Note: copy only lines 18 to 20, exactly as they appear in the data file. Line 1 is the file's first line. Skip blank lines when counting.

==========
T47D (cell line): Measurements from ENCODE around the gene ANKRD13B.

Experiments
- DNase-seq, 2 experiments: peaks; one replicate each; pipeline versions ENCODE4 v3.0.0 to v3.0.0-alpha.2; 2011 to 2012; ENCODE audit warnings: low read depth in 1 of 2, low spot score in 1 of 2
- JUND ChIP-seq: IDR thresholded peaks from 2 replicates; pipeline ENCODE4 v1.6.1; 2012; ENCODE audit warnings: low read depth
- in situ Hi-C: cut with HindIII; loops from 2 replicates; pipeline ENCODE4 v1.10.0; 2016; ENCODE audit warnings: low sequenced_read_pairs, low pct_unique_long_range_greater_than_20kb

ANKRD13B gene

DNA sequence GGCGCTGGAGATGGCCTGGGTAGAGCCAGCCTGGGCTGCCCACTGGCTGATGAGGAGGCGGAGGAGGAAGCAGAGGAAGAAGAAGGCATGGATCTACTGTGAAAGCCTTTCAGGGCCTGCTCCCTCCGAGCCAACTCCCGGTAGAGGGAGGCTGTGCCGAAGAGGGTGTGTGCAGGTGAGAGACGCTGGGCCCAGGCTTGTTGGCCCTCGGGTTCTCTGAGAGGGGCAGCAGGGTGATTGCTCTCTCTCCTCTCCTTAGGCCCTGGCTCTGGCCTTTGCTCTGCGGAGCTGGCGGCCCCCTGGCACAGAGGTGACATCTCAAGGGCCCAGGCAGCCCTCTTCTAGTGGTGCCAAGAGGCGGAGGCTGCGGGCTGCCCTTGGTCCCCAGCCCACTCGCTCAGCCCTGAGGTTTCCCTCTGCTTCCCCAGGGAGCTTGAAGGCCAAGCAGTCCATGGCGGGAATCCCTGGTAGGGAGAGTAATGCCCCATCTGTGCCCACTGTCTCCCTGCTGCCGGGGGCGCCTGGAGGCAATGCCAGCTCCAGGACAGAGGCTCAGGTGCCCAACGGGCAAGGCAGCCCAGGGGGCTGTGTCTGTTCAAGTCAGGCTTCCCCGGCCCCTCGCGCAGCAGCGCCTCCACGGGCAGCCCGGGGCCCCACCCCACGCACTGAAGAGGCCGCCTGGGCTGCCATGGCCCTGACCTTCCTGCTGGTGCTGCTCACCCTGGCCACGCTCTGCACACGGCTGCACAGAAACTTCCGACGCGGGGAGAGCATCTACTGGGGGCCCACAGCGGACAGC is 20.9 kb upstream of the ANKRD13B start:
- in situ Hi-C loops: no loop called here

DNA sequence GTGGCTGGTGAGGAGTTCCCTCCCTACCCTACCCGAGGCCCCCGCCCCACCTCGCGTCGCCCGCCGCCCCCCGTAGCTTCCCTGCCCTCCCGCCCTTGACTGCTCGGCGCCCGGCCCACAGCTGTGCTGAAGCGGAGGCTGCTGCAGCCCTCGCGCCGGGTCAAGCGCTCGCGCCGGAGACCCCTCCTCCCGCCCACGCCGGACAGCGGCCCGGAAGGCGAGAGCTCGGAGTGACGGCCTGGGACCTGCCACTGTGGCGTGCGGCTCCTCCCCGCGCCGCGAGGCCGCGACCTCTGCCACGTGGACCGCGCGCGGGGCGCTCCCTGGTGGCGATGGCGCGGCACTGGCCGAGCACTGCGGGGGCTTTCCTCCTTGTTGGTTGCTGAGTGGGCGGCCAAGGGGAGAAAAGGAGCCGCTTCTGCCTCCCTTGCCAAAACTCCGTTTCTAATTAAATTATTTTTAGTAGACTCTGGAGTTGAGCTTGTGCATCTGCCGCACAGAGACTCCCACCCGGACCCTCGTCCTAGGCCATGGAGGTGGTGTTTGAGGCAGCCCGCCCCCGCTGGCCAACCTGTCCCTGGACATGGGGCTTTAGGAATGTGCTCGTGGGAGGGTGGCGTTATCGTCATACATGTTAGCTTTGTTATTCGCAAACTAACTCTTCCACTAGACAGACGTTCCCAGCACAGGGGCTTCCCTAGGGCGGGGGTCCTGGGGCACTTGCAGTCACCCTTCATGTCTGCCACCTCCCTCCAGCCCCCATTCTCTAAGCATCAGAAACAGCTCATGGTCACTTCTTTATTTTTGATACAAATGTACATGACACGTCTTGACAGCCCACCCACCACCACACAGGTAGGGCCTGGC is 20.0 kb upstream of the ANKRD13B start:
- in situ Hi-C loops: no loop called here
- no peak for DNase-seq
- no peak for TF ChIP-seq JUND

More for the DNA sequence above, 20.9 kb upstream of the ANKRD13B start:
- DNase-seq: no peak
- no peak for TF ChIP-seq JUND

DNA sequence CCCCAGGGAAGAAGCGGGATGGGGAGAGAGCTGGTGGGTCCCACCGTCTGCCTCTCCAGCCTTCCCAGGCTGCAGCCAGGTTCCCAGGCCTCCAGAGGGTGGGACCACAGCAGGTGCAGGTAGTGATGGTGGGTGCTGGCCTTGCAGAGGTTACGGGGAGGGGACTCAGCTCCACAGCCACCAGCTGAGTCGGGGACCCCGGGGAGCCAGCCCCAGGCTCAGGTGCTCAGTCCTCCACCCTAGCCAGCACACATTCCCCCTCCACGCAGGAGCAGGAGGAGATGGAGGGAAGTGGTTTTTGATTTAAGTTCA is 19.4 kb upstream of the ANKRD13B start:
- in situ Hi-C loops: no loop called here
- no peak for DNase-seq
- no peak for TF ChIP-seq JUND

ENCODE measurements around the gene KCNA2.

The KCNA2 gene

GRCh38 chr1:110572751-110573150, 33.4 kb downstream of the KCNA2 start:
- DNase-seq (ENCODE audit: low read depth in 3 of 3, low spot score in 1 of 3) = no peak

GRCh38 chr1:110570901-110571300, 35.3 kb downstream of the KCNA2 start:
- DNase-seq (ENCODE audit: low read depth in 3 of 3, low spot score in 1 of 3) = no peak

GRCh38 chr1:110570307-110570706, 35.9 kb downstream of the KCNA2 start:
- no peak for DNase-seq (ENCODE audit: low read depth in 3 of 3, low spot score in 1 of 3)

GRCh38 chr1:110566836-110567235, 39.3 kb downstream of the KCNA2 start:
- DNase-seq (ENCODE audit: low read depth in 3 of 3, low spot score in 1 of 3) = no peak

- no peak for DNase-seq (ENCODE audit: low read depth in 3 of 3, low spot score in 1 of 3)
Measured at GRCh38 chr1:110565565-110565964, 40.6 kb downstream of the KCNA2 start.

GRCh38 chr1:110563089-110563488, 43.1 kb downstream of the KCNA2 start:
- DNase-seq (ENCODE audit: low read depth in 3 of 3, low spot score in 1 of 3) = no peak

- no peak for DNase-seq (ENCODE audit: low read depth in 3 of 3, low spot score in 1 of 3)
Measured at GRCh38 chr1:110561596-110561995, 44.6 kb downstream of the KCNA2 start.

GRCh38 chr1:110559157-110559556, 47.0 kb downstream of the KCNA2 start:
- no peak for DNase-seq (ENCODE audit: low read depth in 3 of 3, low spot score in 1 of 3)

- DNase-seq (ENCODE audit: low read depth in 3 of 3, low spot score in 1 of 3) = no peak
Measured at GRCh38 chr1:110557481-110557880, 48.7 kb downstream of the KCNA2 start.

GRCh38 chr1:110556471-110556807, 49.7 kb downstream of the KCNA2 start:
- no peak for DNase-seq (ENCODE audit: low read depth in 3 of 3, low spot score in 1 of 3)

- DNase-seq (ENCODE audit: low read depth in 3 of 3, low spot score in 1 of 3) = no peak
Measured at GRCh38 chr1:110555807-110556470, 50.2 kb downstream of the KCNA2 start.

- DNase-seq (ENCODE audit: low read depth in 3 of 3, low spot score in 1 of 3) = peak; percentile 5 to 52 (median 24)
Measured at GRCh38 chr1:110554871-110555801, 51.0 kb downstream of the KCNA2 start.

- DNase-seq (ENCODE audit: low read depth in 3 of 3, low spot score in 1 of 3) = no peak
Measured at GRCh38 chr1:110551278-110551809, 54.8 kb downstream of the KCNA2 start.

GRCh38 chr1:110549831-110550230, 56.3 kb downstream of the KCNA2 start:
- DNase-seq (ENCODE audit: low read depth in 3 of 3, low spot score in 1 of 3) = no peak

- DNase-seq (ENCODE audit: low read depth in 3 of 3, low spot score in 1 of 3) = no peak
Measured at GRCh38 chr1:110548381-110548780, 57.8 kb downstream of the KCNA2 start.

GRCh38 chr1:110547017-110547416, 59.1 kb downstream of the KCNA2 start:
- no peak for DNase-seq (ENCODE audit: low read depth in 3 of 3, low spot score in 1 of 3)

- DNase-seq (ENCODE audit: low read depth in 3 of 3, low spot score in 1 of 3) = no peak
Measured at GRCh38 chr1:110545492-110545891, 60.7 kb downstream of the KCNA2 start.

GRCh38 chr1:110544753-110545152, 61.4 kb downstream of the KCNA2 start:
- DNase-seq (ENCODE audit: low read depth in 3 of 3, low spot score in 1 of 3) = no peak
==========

- no peak for DNase-seq
- no peak for TF ChIP-seq JUND

ENCODE measurements around the gene KCNA2.